(a)     Minimizing traffic from TC and need for increased road capacity (authorizing more density under legal concurrency standards) via concept of intra-city public transit, in partnership with schools, Issaquah, Redmond, or Microsoft;

(b)     Making yet unidentified infrastructure improvements; e.g., roundabouts on 228th;

(c)     Possible density shifting to dense mixed use areas in center if fringe area owners prefer exclusion and lines could be intelligently redrawn.

(ii) Revisit development requirements and consider:

(a)     Local Improvement District infrastructure financing;

(b)     Phasing structured parking;

(c)     Keeping 10% affordable housing mandate;

(d)     Shifting density bonuses to incentize other infrastructure improvements.


18. Is the size of the Town Center (600,000sf of commercial/retail and 2,000-2,500 residential units) about right, too small or too large? If too small or too large, what size do you believe is correct?  A – We’re probably just about at or slightly over the maximum size,  compelled by a limited ability to make improvements to increase road capacity to meet legal concurrency requirements and by other infrastructure limitations.  Additional density might be accommodated if as yet unidentified infrastructure improvements were made increasing road capacity, or traffic from TC is minimized.  Density allocations could be shifted if some owners want exclusion from the TC and the TC boundaries could be intelligently redrawn.

Community Center

The 2012 City Council will have to decide whether to send the current concept to the voters for a $64 million bond issue.  A – This assumes that the Council will put a $64 million dollar project to the voters, and I do not believe this will happen.

19. Do you favor the current concept? Explain why or why not.  A – Although as a plan unrelated to cost, the current concept embodies the hopes and dreams of our citizens and has been beautifully drawn up, it does not work for our community because of excessive operating and capital costs.  Citizens need to vote to approve or disapprove a plan which is affordable to our community in terms of both capital and operating costs.  The task of the council with public input BEFORE A VOTE will be to whittle down the proposed project to be put before the voters to something that is affordable.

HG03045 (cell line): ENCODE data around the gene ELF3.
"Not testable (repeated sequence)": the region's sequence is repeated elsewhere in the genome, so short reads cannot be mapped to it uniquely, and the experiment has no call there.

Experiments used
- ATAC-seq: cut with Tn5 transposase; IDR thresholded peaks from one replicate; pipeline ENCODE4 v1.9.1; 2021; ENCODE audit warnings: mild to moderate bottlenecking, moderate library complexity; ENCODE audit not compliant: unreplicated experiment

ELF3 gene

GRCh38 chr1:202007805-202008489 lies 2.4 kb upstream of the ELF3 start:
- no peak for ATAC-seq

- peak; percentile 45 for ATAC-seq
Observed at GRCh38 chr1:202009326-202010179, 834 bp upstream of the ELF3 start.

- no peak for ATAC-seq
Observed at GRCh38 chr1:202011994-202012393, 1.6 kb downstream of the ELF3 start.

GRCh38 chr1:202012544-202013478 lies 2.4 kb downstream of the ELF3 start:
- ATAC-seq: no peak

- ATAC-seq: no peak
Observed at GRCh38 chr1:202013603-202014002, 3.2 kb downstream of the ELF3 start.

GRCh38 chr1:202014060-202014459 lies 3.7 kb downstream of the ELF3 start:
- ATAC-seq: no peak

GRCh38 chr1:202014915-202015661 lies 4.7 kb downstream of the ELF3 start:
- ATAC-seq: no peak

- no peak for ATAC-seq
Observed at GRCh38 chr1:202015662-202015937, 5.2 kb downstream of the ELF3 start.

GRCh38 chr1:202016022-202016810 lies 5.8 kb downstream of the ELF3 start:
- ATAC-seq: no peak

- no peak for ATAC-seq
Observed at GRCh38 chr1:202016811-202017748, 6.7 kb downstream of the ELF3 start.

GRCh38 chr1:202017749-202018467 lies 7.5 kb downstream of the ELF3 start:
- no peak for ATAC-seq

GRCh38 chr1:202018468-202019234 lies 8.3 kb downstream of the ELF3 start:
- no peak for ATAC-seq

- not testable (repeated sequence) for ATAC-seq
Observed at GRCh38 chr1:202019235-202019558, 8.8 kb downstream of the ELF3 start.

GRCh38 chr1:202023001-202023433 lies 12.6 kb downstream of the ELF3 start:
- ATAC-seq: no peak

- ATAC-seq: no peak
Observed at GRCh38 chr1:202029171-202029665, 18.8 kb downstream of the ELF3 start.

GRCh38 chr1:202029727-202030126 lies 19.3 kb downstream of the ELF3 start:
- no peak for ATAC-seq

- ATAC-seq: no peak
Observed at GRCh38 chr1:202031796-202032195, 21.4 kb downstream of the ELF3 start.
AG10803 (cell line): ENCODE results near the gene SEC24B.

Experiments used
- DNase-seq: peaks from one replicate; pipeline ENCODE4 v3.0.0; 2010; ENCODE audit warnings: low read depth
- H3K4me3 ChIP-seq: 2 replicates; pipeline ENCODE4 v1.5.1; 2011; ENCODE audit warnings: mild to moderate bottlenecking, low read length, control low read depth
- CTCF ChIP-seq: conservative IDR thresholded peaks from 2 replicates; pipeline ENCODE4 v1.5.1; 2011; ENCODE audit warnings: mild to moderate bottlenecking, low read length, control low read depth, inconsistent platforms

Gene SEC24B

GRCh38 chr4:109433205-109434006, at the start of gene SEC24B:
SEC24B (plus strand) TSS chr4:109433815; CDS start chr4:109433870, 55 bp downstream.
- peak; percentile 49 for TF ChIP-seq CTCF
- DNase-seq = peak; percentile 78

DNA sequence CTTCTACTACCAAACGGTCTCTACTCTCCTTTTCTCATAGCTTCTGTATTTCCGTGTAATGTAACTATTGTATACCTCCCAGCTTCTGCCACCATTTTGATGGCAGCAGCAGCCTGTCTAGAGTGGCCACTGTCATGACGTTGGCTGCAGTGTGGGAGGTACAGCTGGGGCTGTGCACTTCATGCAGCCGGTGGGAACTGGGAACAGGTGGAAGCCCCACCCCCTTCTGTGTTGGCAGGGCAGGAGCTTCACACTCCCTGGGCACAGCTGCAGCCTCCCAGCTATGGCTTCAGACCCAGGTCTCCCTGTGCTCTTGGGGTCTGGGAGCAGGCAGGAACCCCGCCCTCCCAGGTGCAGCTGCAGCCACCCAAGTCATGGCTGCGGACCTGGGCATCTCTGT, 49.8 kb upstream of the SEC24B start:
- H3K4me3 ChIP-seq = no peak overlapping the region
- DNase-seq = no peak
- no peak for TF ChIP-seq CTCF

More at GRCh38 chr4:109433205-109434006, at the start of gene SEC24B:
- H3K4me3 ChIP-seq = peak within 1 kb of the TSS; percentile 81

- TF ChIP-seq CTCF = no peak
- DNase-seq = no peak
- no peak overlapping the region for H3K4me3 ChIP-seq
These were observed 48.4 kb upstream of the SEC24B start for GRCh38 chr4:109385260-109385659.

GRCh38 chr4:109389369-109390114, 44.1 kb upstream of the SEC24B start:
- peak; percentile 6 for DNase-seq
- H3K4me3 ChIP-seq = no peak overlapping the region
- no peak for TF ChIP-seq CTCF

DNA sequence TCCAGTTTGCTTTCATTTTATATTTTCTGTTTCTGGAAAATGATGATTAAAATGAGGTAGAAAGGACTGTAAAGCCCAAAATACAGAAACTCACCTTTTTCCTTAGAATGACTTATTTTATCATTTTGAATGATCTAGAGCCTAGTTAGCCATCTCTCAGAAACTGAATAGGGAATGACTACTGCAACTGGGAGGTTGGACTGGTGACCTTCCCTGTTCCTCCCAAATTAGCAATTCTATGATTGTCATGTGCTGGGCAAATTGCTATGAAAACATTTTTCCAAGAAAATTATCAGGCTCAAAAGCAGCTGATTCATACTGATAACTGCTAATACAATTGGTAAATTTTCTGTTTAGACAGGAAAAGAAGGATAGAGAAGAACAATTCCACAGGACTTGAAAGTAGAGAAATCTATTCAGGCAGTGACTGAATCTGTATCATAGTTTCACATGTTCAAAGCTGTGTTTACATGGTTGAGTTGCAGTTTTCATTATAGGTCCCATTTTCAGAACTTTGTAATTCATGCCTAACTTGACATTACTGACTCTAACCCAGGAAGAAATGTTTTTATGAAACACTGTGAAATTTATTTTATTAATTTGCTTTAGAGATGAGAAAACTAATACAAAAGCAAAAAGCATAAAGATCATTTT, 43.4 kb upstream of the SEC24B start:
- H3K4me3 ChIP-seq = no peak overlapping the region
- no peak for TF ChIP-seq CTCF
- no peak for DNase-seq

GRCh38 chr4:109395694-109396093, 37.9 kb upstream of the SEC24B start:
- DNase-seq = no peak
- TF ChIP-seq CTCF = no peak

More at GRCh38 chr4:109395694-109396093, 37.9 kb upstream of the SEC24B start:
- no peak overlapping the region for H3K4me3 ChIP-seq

20. Is the proposed location in the Sammamish Commons the best location? If not, where do you think it should be and why? A – The best location independent of infrastructure costs is probably by the library or somewhere in the TC.  There would be a synergy created by having the library, community center and our Commons park in one place surrounded by retail and restaurants.  However, the $16-21 million cost for structured parking and road improvements for the TC location suggests we should be open to looking at other sites without such high infrastructure costs, such as the YMCA site by the QFC.  We should seek public input about such sites, before finalizing a plan to be submitted for voter decision.

21. Is the City’s current approach to have this be entirely a city-owned facility the best approach or should a public-private partnership be pursued (e.g., with the YMCA)? Explain your position.  A – I believe in partnerships.  They have worked well for our community to date (ball fields at school sites, new teen center at the old library).  I support reviewing a partnership, particularly with the YMCA, which has the expertise to assure capital and operating cost controls and the experience to assure effective management for our community.  It is possible that the city parks department might operate, or find another partner to operate, some of the potential areas of a facility not found in the typical Y, for example, meeting rooms, and community kitchen and banquet facilities.


22. The Parks Commission and City Staff propose development of the Lake Sammamish property owned by the City into a park (it is “raw land” now). Do you favor this plan? Please explain your position.  A – I favor those parts of the waterfront park (called the Sammamish Landings) plan, which provide for the minimum improvements necessary to get the park open to the public with access to the water.  I perceive the comprehensive master plan for the waterfront park as being too much:  too much developed beach, too much pavement, too much parking, too much cost.

23. If you do not favor the current lakefront plan, what do you propose instead?  A – See 22 above.  We should review the master plan for the waterfront park in context of the goals of the new PRO PARKS Plan underway, and a comprehensive review of all our parks projects and the costs for them and their affordability in view of our approaching cross-over point.

24. Are there adequate sports fields now or under development or does the City need more? If more are needed, how would you fund this need?  A – With the new sports field at ELHS, we’re close.  We have regional leagues.  We need an assessment on what would be an equitable proportion of ball-fields Sammamish should provide, given the number of players Sammamish has in each league v. players from outside Sammamish and the number of fields they should provide v. what we should provide.  We should also be asking whether some of those additional fields should be the far less costly, natural turf, unlighted fields usable by younger teams who have less impact on the fields and don’t need artificial turf.